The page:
Meanwhile Cathe had a seafood gumbo ($13).

“Now THAT’S a real gumbo!” she said. She knows. She’s from down south too. Rich, just incredible. That roux must have been stirred a full hour. Looking at that photo just makes me hungry. Ohhh and I mustn’t neglect the sides. You get one side dish with each entree. The sides aren’t strictly Cajun, they capture the soul of the South, and I think they’re the best sides around. Just look at these mess greens.

Chewy, bursting with flavor, and cooked with Paul’s homemade tasso ham. Finest greens I’ve ever had. And even better is this… maque choux. Now this IS a Cajun dish, corn and that Holy Trinity slowly braised and simmered, but Paul departs from tradition by adding cream and lots of white wine.

I just can’t tell you how good it was. Suffice it to say I ate just about all of this huge dish. And now I want more. I wish I were going back there tonight.

Lunabread Local Foods
3144 E 15 St
794-500
http://www.lunabread.com
Cajun dinners served 5 PM to 9 PM Mon-Fri
If you’re there between 6 AM and 2 PM Mon-Sat, Chris Foster will serve you a great lunch.

Brian Schwartz:

Born in NYC, age 0, on my birthday. College in Oxford at age 16. Law School in New Haven, Conn. 6 years travel in Africa and Asia. Haven’t done much lately. Still, I’m the only Tulsa member of the little-known Omega Society.  www.theomegasociety.com

I speak enough Chinese to order food not on any English menu. Spanish French Italian too (not fluently but food-ently) My favorite restaurant is Jean-Georges in New York. But those NYC chefs would sell their soul to get the produce available from the farms around Inola.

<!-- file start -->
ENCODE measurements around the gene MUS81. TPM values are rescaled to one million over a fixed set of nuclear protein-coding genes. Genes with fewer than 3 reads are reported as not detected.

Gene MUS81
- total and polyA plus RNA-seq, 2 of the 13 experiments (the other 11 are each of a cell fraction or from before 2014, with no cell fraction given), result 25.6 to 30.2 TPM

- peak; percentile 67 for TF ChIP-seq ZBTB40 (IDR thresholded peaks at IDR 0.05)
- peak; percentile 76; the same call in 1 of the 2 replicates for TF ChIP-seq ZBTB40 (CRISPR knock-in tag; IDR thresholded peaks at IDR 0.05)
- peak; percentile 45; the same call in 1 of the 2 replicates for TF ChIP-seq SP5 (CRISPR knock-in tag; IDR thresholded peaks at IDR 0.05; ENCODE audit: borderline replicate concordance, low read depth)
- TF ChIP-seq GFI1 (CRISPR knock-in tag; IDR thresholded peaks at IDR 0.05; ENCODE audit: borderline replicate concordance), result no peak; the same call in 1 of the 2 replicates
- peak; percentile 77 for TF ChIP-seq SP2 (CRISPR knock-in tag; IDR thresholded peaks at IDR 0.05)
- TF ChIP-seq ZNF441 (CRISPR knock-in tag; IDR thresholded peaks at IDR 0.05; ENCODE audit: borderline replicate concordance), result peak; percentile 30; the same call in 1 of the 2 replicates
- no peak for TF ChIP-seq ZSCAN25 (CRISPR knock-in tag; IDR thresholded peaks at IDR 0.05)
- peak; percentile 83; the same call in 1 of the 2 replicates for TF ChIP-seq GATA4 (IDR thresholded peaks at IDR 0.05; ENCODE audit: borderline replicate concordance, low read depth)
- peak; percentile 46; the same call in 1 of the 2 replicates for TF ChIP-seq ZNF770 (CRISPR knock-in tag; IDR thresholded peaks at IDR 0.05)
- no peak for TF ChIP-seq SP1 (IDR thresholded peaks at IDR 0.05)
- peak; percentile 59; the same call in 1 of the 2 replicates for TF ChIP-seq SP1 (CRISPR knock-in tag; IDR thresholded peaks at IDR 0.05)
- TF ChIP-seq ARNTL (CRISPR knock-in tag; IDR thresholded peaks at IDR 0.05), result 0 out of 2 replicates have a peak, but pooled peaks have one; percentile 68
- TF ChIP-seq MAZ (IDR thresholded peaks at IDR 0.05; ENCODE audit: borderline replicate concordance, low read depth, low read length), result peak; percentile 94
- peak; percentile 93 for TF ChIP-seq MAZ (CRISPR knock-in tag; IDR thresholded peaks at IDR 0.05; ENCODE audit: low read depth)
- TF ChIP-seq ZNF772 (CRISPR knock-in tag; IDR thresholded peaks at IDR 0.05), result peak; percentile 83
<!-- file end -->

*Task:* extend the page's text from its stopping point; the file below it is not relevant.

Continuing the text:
“A writer writes alone. His words tumble forth from a magical inner void that is mysterious even to himself, and that no one else can enter.” And yet, the most important thing to me the writer is YOU. Without you to hear them, my words are worth less than silence.

Brian Schwartz

About Brian Schwartz

Born in NYC, age 0, on my birthday. College in Oxford at age 16. Law School in New Haven, Conn. 6 years travel in Africa and Asia. Haven’t done much lately. Still, I’m the only Tulsa member of the little-known Omega Society. www.theomegasociety.com I speak enough Chinese to order food not on any English menu. Spanish French Italian too (not fluently but food-ently) My favorite restaurant is Jean-Georges in New York. But those NYC chefs would sell their soul to get the produce available from the farms around Inola. “A writer writes alone. His words tumble forth from a magical inner void that is mysterious even to himself, and that no one else can enter.” And yet, the most important thing to me the writer is YOU. Without you to hear them, my words are worth less than silence.

Comments

comments